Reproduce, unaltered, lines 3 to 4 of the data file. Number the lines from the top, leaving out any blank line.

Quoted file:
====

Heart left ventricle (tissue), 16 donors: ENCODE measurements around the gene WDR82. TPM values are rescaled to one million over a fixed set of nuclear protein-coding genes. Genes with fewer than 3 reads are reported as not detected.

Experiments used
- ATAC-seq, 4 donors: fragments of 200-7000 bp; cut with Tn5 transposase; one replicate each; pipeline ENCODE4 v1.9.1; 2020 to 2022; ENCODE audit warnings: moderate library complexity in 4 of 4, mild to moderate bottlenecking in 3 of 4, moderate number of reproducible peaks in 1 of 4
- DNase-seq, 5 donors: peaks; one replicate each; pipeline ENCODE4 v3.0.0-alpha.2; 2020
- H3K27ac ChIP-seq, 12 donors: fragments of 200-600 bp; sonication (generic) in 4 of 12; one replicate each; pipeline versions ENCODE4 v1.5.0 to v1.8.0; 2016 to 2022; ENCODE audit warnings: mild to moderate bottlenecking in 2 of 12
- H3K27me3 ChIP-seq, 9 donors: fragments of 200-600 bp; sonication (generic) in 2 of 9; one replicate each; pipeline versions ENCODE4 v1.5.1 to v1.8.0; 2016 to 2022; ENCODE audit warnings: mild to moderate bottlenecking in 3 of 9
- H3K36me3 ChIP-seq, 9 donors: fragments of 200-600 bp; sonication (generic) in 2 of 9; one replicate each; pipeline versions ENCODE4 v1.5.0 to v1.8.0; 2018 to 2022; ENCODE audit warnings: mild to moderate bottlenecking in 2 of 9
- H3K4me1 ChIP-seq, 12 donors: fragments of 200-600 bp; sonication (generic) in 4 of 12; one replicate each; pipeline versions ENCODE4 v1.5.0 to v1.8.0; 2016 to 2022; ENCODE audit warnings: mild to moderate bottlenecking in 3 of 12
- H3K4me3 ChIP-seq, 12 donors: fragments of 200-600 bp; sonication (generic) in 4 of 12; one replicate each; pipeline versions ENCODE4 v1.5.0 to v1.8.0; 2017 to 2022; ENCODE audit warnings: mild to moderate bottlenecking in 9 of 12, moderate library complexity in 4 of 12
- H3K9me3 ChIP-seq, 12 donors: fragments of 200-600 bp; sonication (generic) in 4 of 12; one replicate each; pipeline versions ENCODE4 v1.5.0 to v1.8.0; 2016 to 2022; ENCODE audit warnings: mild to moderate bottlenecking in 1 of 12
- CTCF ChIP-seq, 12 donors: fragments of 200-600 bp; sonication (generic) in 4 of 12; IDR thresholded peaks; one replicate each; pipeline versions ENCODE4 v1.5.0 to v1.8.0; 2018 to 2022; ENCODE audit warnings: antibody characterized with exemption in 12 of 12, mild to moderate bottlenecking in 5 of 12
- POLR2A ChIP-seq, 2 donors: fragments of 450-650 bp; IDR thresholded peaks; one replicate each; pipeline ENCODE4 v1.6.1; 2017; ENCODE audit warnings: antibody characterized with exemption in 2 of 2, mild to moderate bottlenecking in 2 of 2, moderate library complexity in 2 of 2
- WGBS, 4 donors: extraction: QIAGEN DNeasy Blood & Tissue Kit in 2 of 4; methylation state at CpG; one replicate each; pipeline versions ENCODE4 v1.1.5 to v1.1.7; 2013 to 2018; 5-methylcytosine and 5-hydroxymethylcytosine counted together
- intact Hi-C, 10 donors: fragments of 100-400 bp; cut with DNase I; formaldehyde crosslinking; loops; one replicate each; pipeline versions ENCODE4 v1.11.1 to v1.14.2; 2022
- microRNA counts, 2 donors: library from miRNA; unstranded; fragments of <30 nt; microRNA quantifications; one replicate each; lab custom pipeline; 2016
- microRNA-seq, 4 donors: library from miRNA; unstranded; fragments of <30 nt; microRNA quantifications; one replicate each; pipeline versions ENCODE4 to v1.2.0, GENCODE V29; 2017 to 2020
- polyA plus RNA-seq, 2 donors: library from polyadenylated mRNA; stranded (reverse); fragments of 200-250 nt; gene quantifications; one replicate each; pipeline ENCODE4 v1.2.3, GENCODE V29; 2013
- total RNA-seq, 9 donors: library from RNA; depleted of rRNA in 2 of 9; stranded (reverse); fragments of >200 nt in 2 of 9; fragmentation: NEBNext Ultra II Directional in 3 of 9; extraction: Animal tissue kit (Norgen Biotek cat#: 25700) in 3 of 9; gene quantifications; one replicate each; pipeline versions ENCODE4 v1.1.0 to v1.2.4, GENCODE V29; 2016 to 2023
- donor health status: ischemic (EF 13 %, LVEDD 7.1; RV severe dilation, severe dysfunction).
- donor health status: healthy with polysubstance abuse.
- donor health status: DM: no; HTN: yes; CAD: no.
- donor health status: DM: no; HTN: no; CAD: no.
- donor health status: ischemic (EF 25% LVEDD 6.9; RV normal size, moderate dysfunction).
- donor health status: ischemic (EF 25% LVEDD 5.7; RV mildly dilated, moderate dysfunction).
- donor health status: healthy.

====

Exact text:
- ATAC-seq, 4 donors: fragments of 200-7000 bp; cut with Tn5 transposase; one replicate each; pipeline ENCODE4 v1.9.1; 2020 to 2022; ENCODE audit warnings: moderate library complexity in 4 of 4, mild to moderate bottlenecking in 3 of 4, moderate number of reproducible peaks in 1 of 4
- DNase-seq, 5 donors: peaks; one replicate each; pipeline ENCODE4 v3.0.0-alpha.2; 2020